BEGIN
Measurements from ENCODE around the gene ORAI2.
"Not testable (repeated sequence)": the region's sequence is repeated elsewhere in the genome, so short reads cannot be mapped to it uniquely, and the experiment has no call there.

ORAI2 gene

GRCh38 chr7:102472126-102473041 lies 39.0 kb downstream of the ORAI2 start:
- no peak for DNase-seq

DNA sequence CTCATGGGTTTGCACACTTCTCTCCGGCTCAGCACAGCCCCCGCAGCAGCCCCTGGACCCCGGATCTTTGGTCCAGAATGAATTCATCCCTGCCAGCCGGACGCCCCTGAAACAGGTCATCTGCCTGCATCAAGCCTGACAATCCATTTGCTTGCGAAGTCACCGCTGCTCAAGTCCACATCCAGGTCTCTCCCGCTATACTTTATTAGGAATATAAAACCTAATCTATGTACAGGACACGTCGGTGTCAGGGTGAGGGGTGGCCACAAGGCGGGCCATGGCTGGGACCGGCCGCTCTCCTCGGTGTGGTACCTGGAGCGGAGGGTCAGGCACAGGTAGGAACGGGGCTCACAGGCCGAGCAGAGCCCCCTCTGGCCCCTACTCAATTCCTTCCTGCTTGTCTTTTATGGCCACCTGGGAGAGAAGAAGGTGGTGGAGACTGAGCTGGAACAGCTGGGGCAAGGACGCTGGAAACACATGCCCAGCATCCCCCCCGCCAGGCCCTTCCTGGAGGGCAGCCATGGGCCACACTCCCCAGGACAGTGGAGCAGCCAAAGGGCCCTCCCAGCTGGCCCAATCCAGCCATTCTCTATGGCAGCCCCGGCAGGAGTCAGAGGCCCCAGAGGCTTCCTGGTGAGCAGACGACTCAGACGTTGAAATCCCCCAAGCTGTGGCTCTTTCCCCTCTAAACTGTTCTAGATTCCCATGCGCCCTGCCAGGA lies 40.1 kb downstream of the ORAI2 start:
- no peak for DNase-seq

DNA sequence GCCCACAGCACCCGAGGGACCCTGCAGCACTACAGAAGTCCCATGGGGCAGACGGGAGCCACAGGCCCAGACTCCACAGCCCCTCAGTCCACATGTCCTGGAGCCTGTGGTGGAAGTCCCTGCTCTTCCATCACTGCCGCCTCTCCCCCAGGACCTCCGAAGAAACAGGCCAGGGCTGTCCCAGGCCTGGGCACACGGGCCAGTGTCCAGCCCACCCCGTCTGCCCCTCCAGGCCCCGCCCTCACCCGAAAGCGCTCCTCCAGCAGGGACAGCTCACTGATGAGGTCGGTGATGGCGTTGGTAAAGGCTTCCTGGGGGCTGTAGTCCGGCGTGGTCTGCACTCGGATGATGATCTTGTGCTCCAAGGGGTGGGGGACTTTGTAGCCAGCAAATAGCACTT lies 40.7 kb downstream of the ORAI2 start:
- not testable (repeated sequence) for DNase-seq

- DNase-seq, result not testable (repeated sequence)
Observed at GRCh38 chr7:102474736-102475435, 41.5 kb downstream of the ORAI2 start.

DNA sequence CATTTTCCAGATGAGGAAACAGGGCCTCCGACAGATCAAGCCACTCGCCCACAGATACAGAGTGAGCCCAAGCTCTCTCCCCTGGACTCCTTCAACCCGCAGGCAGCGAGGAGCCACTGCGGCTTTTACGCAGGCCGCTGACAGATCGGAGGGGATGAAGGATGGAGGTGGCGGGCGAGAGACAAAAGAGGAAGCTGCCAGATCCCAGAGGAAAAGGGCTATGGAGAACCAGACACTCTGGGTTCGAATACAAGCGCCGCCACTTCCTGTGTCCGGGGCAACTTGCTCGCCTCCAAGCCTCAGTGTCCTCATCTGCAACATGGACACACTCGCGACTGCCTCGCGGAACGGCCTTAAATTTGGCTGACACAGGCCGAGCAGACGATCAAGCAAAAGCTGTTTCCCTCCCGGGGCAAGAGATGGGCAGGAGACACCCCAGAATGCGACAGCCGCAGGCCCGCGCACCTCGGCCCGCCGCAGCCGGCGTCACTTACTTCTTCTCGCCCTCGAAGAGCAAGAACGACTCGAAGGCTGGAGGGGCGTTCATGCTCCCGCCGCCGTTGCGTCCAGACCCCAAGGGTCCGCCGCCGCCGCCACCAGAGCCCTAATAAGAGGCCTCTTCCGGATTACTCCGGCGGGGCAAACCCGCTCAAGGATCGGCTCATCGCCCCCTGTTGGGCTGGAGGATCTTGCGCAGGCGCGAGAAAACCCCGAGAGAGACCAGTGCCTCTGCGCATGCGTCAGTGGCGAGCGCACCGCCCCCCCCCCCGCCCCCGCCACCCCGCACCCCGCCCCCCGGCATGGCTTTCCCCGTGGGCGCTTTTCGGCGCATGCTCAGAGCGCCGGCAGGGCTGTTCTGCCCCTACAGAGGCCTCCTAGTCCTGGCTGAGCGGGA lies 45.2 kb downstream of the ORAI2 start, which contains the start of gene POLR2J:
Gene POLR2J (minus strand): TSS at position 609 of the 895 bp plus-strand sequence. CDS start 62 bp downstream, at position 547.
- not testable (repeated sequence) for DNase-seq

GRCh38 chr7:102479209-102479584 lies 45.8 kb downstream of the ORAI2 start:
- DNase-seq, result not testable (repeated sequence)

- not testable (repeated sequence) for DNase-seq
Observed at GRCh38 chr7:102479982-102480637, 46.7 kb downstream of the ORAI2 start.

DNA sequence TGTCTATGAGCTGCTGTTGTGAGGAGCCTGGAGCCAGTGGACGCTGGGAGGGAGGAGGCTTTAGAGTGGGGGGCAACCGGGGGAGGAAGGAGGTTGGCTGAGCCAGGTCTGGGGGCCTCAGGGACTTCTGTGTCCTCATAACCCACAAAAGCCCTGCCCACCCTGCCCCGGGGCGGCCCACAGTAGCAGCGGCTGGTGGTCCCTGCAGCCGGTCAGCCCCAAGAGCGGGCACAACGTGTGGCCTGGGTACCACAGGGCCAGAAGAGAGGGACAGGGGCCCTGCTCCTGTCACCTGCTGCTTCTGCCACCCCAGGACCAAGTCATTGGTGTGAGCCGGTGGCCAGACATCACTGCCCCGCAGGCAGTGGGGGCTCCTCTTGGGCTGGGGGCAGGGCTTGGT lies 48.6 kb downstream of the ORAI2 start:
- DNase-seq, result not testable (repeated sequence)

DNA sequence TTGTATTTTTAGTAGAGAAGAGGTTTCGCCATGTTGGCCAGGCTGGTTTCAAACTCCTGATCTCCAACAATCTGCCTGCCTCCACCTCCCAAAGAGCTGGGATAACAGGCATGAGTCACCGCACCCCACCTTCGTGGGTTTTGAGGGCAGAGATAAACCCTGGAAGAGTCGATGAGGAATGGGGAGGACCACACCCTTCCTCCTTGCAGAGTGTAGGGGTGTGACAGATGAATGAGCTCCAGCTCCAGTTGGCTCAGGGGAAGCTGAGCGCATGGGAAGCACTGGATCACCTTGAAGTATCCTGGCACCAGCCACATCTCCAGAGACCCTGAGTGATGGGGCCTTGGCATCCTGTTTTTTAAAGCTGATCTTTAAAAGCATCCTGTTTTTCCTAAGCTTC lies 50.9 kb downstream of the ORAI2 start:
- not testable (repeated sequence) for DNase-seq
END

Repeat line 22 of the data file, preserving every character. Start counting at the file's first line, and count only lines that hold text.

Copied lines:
- not testable (repeated sequence) for DNase-seq